The economy tops the list of voter concerns according to both Gallup and Pew Research. The American economy is not only number one in the minds of voters, it’s the number one reason that we have the most powerful military in the world. Our foreign policy, strategy against terror, and every other aspect of American power is predicated upon economic strength.
Who do you trust more to protect this country from another economic collapse, Sen. Elizabeth WarrenElizabeth WarrenMisguided recusal rules lock valuable leaders out of the Pentagon Biden's soft touch with Manchin, Sinema frustrates Democrats Hillicon Valley — Presented by LookingGlass — Congress makes technology policy moves MORE (D-Mass.) or former Florida Gov. Jeb Bush (R)? According to The Washington Post in 2007, Bush’s tenure as governor wasn’t perfect:
"Yet, while his tenure coincided with a sizzling economy and an overflowing treasury, Bush's back-to-back terms were marred by frequent ethics scandals, official bungling and the inability of the government he downsized to meet growing demands for state services, including education and aid for the infirm and the elderly."
It’s important to remember that “sizzling” economies combined with “frequent ethics scandals” lead to bursting economic bubbles. Imagine Florida’s economy under Governor Bush, but magnified by another Bush in the White House.
Warren represents a refreshingly honest approach to politics. Less than seven years removed from the greatest financial collapse since 1929, few voices can be heard over the roar of Wall Street lobbyists and an apathetic Congress desperately passing a spending deal. Sen. Warren, however, serves as a courageous loudspeaker in the Senate Banking Committee intent on making sure America doesn’t repeat the same mistakes over and over again.
The 2008 financial crisis, not terrorism or any other recent threat, posed the greatest risk to this country since the Cold War. Furthermore, even Allan Greenspan realized the error of not providing tougher regulations on risky derivatives trading. In a 2008 New York Times article titled, Greenspan Concedes Error on Regulation, the former Fed Chairman was forced to change his tune on regulating derivatives:
"He noted that the immense and largely unregulated business of spreading financial risk widely, through the use of exotic financial instruments called derivatives, had gotten out of control and had added to the havoc of today’s crisis. As far back as 1994, Mr. Greenspan staunchly and successfully opposed tougher regulation on derivatives.
"But on Thursday," the Timea article continued, "he agreed that the multitrillion-dollar market for credit default swaps, instruments originally created to insure bond investors against the risk of default, needed to be restrained. 'This modern risk-management paradigm held sway for decades,' he said. 'The whole intellectual edifice, however, collapsed in the summer of last year.'”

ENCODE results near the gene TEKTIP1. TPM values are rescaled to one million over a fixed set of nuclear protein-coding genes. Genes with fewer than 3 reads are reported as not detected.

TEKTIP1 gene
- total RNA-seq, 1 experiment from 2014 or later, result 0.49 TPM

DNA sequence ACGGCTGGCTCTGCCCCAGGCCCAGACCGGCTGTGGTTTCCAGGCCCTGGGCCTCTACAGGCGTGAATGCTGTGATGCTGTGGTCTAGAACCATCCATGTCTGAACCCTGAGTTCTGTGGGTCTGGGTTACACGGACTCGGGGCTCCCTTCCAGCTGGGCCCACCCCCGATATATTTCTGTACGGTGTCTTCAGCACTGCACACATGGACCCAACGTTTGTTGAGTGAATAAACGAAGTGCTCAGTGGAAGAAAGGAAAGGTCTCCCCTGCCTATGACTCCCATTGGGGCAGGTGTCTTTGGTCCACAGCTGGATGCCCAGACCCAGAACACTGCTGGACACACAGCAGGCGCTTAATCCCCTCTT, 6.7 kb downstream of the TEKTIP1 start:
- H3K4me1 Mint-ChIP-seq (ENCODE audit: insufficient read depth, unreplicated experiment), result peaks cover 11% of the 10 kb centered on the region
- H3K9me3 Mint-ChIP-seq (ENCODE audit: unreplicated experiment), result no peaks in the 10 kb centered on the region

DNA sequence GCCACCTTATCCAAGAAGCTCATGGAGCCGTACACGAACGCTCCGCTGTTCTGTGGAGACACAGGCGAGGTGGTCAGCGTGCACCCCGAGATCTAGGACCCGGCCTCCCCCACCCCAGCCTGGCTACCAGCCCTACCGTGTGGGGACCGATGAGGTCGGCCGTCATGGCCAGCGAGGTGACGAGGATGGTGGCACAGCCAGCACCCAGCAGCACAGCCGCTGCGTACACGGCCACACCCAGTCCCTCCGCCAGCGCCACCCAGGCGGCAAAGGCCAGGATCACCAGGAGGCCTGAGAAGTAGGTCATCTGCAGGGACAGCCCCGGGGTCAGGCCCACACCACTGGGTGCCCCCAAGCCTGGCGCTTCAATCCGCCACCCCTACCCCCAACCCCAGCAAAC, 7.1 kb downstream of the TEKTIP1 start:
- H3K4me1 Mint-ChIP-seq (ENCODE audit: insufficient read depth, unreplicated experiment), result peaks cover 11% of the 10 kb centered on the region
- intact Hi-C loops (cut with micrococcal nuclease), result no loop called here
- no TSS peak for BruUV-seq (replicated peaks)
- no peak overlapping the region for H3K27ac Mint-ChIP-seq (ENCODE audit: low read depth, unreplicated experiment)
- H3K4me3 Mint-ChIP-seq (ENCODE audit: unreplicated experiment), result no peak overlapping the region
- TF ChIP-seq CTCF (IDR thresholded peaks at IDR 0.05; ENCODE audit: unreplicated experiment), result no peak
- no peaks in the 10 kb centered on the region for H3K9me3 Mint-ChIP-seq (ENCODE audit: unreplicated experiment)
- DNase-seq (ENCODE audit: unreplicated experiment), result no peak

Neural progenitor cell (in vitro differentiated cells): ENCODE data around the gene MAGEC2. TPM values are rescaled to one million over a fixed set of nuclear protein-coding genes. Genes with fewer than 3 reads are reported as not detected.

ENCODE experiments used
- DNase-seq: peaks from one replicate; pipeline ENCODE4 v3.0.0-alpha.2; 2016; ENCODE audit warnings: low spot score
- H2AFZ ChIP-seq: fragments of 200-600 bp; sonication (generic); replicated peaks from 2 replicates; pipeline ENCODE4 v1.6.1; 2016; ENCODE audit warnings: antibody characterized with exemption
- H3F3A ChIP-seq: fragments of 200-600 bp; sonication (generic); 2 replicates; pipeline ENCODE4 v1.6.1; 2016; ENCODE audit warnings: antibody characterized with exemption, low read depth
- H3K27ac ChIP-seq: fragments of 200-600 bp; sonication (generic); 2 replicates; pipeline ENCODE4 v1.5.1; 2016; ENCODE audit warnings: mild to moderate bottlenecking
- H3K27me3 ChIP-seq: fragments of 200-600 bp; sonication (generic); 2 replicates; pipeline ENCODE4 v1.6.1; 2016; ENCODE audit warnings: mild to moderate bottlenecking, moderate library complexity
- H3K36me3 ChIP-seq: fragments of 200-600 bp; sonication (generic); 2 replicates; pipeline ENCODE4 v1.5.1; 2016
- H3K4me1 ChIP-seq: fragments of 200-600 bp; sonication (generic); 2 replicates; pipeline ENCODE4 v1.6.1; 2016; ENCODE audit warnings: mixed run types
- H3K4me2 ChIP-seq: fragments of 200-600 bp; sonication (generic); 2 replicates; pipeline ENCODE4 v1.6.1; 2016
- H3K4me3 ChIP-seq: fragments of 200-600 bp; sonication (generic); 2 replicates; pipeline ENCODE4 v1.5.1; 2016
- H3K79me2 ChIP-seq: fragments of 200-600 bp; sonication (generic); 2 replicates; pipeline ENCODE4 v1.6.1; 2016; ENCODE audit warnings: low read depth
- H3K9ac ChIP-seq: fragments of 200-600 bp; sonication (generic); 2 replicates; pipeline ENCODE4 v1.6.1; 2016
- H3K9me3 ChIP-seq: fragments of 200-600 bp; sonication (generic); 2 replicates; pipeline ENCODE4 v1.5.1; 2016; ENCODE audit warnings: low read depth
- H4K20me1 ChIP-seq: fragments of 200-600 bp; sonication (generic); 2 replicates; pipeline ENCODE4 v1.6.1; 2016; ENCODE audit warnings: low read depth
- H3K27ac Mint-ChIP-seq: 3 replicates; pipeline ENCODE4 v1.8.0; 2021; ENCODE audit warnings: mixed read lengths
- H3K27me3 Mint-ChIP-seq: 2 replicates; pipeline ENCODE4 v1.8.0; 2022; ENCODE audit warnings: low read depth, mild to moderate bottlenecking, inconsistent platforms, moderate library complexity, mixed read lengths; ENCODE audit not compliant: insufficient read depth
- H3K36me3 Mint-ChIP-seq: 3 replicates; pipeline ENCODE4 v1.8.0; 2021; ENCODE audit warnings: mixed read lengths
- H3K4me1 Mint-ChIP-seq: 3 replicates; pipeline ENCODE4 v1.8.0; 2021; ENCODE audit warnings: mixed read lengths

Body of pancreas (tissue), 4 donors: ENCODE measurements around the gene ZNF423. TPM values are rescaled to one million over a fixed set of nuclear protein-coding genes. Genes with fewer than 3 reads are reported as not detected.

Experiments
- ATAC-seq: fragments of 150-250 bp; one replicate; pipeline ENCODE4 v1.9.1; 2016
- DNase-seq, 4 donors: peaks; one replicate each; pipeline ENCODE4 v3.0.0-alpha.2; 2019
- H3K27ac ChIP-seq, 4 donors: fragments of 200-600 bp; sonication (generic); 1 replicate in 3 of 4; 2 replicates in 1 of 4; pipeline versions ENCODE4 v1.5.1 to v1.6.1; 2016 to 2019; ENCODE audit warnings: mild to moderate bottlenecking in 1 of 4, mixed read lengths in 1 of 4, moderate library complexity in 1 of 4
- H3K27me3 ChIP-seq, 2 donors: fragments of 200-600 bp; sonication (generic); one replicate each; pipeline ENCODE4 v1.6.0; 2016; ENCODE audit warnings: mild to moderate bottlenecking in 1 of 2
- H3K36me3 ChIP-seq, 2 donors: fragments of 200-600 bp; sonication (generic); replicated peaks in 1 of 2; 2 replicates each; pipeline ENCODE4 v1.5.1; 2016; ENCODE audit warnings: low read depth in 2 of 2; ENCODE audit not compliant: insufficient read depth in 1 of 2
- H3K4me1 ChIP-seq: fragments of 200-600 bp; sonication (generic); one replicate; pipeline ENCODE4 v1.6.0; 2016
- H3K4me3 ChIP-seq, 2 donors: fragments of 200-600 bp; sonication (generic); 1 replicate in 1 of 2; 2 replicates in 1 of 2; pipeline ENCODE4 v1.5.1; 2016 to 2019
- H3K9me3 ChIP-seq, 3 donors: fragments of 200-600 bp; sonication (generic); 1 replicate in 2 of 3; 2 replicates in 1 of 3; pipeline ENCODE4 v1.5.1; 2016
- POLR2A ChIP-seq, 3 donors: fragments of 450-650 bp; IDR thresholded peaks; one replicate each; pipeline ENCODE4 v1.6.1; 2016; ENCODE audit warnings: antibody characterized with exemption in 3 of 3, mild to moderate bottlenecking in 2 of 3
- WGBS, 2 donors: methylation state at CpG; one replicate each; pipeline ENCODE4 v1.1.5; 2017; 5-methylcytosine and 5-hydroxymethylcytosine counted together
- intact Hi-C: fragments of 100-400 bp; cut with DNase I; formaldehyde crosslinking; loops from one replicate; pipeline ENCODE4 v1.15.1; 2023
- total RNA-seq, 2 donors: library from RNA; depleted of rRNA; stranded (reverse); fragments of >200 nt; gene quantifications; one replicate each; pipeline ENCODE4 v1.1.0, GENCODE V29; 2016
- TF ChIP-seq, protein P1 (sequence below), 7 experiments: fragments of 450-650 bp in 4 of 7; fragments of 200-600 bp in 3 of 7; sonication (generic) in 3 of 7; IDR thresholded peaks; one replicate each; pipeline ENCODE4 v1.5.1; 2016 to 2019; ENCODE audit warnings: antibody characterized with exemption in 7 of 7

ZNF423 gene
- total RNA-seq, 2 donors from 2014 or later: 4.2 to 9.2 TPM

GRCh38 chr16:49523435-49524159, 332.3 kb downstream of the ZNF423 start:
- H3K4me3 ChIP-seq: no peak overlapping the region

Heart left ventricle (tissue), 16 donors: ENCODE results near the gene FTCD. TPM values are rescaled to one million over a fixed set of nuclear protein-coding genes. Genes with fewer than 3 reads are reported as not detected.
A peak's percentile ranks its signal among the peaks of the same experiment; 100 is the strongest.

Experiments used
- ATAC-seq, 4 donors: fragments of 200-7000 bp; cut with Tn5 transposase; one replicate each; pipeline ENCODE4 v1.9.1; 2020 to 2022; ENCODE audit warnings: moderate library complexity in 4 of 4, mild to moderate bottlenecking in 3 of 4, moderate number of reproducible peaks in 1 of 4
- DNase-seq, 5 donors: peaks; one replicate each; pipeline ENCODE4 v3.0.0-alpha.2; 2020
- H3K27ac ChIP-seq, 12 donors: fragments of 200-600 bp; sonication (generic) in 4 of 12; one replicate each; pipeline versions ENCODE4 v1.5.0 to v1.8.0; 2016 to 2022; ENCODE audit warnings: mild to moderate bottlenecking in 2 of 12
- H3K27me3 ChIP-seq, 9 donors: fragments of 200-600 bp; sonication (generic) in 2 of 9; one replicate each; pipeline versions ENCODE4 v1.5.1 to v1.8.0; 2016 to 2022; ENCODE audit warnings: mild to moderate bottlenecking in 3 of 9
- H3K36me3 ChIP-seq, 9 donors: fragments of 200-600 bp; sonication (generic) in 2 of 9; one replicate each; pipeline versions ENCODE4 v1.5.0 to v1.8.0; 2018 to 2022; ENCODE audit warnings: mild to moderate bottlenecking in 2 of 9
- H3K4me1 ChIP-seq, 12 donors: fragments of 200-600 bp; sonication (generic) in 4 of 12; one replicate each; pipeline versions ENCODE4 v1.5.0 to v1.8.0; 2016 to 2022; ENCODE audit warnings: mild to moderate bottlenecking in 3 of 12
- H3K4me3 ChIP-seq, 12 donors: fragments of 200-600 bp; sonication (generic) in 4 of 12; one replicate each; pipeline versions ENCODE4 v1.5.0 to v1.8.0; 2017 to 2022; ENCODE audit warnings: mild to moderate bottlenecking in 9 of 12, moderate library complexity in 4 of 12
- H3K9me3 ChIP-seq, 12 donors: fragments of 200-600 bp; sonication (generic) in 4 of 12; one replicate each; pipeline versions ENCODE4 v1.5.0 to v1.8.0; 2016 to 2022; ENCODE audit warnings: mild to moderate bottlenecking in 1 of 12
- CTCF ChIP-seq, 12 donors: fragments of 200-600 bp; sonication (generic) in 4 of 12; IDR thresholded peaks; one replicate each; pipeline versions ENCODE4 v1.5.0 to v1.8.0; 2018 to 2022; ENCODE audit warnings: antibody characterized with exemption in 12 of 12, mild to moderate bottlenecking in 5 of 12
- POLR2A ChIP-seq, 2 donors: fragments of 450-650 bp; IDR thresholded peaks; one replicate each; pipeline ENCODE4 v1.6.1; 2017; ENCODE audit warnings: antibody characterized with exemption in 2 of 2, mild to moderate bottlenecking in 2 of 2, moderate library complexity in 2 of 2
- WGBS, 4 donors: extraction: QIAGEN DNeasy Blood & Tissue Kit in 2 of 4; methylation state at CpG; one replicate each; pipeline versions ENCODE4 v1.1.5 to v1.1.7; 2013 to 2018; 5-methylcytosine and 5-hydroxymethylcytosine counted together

A champion of the free market, even Greenspan acknowledged that not only did he not see the crash, but certain aspects of deregulation that he and others espoused actually helped cause this financial catastrophe.
If you feel this vantage point is merely “populist” hyperbole and Warren’s position on the spending deal isn’t warranted, then read what David Ignatius wrote in a 2008 Washington Post article about Hank Paulson’s real time view of the crisis:
"What's agonizing for Paulson is that he says he saw the storm clouds gathering two years ago when he became Treasury secretary…
He also warned about the growing use of derivatives -- financial instruments so complicated that they confuse even the people who buy and sell them -- and how they posed a fundamental risk to the markets.
"…If Bear Stearns had been allowed to collapse, for example, what would a bankruptcy judge have done with the billions of dollars in derivatives contracts -- and what would the other parties in these contracts have done in assessing their potential losses?"
$22 trillions of dollars in lost wealth later, has our country learned the pitfalls of allowing Wall Street to engage in the same behavior that led to 2008? According to Warren in an NPR interview, the recent bill exemplified America’s dangerously short-term memory:
"Republicans slipped in a provision at the last minute that would let derivatives traders on Wall Street gamble with taxpayer money and then get bailed out by the government when their risky bets threaten to blow up our financial system.
“You know, it was literally never introduced in the Senate. It had no hearings. There was no discussion about this. And let's keep in mind about this provision, this is a provision that Citigroup lobbyists literally wrote. And then, just to make sure that everybody got the point, Jamie Dimon, the CEO of JPMorgan, personally made phone calls to House members to push for this change.
“Well, you know, that is the risk we run right now, is that we have a handful of giant banks in this country that were too big to fail in 2008, got bailed out by the taxpayer and are now bigger than they were then, and are again loading up on risks.”
America needs a president who isn’t intimidated by Wall Street. We need a president willing to save Wall Street from itself and save the American people from another future filled with economic catastrophes and bailouts.
Elizabeth Warren, not Hillary ClintonHillary Diane Rodham ClintonTrump criticizes Justice for restoring McCabe's benefits Biden sends 'best wishes' to Clinton following hospitalization The Hill's Morning Report - Presented by Altria - Jan. 6 panel flexes its muscle MORE or Jeb Bush, should be president in 2016.
Goodman is an author and journalist who contributes to numeous publications.